Immediately I lift Solomon up and grab the blanket I keep folded up on the back of my chair. I spread the blanket out, look up and receiving her approval I place him on the floor in front of me. He is able to sit alone. Lily, his sister, who has been standing quietly at their mother’s side slowly inches over to join us.

She is scowling down. “I DON’T LET PEOPLE ROUND MY CHILDREN!” She reminds me.

I nod. “It’s your job to keep them safe.”


I pull the wooden blocks out of the tub I keep under my desk and dump them on the floor. Solomon and Lily both smell. Lily at 3 years old is still in diapers and Solomon at 20 months still takes formula as his primary meal. She has kept them ‘safe’ by locking them in her apartment with her. Her plan to keep her babies safe nearly smothered them all to death after a gas leak next door filled their apartment with fumes. She refused to leave the apartment. The fire department had to break down the door and force her out with her children. She fought them all the way down the stairs.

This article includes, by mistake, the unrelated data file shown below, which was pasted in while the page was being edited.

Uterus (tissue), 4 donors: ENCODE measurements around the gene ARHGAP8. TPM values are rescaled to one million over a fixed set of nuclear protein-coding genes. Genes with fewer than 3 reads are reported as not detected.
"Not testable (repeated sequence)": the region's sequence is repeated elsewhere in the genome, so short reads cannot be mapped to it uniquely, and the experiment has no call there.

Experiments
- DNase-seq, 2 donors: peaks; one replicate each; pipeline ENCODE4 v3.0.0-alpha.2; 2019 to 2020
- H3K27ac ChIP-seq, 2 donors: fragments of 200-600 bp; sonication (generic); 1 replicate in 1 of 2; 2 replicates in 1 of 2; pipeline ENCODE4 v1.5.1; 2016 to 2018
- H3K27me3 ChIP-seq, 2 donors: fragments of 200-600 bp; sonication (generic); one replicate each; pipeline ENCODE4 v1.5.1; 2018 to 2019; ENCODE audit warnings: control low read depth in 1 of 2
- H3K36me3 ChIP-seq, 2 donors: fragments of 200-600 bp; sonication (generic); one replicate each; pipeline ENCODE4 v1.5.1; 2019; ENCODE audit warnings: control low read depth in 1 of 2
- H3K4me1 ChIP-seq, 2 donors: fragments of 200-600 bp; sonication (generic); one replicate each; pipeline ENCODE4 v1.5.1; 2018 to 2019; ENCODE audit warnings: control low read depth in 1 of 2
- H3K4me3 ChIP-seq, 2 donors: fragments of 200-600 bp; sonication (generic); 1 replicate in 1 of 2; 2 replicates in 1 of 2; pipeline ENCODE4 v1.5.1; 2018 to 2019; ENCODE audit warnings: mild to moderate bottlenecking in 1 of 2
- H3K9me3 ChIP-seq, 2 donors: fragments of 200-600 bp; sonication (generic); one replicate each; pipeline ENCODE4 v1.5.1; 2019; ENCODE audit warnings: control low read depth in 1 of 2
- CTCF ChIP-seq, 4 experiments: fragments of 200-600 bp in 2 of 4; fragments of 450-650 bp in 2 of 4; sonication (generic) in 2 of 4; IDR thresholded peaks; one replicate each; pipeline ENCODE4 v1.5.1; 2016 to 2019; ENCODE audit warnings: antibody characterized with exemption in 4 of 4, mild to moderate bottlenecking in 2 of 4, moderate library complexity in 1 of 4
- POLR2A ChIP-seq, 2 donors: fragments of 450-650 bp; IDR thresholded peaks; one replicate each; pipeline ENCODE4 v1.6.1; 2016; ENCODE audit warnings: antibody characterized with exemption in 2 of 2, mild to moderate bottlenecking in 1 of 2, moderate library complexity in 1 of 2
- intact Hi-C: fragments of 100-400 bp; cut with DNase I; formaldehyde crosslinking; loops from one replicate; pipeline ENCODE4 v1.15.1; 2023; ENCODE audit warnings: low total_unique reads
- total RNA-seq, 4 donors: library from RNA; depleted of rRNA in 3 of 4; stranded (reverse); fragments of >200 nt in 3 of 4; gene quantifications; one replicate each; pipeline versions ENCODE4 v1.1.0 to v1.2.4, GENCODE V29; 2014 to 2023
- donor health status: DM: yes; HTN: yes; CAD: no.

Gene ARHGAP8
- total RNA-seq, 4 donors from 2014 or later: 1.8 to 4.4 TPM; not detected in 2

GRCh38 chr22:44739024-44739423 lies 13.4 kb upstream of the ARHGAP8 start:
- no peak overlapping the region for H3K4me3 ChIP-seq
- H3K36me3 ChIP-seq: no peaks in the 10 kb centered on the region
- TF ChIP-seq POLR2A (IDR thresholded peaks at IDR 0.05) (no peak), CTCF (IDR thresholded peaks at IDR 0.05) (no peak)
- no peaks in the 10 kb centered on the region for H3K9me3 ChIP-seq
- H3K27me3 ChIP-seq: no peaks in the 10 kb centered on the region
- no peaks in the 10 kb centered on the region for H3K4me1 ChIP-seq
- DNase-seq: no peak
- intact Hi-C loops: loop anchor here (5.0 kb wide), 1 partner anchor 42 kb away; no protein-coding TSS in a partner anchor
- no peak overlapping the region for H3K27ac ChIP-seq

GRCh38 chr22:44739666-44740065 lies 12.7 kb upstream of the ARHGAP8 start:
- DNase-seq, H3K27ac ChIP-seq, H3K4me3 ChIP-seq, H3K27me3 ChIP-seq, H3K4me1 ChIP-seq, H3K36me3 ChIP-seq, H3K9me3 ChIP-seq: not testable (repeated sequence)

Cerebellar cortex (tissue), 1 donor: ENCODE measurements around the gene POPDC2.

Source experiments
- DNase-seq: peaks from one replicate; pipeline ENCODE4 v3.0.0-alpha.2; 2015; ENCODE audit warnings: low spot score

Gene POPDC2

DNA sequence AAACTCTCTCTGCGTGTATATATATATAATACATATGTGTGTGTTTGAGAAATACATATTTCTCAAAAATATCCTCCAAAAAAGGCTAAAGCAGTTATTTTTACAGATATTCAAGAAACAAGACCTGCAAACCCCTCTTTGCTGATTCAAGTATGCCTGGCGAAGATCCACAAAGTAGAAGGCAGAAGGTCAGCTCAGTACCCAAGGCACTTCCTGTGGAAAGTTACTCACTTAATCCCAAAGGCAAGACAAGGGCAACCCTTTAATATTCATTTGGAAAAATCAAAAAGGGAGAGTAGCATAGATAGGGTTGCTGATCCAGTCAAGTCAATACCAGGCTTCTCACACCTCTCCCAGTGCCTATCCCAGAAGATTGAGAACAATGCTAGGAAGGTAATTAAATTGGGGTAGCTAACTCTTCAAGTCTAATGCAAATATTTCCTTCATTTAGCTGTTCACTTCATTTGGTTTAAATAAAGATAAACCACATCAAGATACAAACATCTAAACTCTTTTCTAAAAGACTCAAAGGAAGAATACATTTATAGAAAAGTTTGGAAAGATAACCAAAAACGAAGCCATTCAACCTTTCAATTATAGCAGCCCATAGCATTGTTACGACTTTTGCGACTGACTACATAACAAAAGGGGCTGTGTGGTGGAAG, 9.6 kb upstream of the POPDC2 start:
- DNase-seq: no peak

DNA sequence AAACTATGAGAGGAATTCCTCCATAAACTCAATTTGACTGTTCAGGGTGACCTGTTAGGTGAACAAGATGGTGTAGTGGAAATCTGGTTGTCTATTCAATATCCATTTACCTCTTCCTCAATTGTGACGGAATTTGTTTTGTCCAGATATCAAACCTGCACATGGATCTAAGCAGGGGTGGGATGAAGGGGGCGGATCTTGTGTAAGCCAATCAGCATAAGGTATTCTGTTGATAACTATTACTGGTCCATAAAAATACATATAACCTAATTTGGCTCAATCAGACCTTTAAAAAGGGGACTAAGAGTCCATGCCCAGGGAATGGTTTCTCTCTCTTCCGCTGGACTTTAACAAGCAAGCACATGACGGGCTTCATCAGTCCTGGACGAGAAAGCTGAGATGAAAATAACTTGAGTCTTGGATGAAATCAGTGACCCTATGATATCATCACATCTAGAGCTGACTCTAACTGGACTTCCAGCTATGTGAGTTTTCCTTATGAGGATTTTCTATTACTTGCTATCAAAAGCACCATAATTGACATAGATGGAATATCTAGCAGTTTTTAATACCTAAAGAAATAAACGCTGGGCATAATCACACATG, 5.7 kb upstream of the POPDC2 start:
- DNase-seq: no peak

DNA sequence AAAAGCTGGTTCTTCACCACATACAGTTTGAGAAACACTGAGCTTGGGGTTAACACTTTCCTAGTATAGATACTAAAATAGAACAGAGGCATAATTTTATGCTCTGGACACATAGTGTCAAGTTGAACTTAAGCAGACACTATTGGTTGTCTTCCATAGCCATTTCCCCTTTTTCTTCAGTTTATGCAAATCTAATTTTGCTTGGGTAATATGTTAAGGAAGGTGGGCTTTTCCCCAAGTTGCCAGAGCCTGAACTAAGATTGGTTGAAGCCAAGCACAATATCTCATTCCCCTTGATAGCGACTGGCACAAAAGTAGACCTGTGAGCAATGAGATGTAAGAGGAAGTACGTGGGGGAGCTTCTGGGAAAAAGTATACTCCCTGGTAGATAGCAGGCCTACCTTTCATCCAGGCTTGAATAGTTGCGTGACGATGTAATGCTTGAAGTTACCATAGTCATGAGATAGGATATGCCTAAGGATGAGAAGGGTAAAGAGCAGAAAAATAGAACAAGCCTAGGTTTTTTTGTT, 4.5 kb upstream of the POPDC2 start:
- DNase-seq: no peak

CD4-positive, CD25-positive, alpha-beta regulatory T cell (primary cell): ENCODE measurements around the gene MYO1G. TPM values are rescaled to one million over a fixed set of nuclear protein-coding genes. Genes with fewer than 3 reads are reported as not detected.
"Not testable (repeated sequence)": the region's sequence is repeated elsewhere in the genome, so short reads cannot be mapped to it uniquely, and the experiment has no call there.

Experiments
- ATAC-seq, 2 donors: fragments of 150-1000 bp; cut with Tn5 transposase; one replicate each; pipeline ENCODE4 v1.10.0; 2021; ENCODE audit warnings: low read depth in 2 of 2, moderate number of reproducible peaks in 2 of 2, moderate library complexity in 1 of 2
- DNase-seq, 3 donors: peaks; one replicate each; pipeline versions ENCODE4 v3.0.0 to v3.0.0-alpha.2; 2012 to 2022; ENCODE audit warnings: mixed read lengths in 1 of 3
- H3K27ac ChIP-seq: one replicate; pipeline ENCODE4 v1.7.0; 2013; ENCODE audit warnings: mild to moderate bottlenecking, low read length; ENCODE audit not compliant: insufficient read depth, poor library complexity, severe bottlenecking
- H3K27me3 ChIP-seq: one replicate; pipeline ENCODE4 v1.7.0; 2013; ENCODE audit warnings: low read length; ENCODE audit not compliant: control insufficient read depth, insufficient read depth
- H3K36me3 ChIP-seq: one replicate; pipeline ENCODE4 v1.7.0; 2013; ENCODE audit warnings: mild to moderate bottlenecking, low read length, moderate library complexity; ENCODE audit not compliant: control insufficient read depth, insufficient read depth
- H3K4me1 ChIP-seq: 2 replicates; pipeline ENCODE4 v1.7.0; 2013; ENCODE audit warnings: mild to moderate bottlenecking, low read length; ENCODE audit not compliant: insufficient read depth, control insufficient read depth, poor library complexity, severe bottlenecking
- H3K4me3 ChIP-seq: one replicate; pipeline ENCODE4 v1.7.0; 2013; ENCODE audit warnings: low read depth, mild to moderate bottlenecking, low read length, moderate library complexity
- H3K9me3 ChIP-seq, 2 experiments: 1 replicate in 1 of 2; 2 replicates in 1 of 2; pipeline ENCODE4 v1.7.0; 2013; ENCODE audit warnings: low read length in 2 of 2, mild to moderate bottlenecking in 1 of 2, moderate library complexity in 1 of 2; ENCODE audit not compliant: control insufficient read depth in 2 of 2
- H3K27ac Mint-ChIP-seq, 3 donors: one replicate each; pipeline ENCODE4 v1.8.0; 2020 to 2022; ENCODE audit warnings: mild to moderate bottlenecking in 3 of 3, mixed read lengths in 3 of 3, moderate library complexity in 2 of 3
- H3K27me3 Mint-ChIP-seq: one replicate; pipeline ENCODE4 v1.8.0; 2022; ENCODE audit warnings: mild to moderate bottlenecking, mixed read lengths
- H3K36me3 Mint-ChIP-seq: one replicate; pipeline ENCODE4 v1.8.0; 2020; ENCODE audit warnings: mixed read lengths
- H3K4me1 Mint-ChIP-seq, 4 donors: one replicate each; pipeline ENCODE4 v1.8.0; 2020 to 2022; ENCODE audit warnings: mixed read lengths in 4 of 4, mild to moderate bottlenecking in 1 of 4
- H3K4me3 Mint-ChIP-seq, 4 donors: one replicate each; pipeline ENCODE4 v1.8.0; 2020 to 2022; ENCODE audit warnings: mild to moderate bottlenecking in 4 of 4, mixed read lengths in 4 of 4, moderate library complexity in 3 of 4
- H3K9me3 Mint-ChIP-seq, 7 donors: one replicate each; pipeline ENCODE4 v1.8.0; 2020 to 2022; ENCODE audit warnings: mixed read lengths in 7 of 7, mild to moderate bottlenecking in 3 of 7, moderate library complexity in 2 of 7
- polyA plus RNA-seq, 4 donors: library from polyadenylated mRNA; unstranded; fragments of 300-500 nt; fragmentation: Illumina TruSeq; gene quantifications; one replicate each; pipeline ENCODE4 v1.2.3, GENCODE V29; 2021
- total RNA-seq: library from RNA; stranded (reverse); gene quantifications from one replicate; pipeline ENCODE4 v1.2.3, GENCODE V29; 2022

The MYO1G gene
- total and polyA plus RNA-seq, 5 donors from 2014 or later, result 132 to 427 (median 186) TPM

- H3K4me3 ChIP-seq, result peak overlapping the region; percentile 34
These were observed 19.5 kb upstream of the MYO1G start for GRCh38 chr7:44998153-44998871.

Lily is a pretty girl. Her brown hair is curly and she has placed a single green barrette to make a bang. The back of her hair is matted and her mother admits to not knowing how to wash it. Lily’s face has acne from poor diet and her teeth are rotten from being on the bottle too long. But her big brown eyes and long lavish lashes are something most women would kill for and when she smiles they light up like Christmas trees. I hand her a plain soft girl doll. She sits besides me and pretends to give it a bottle.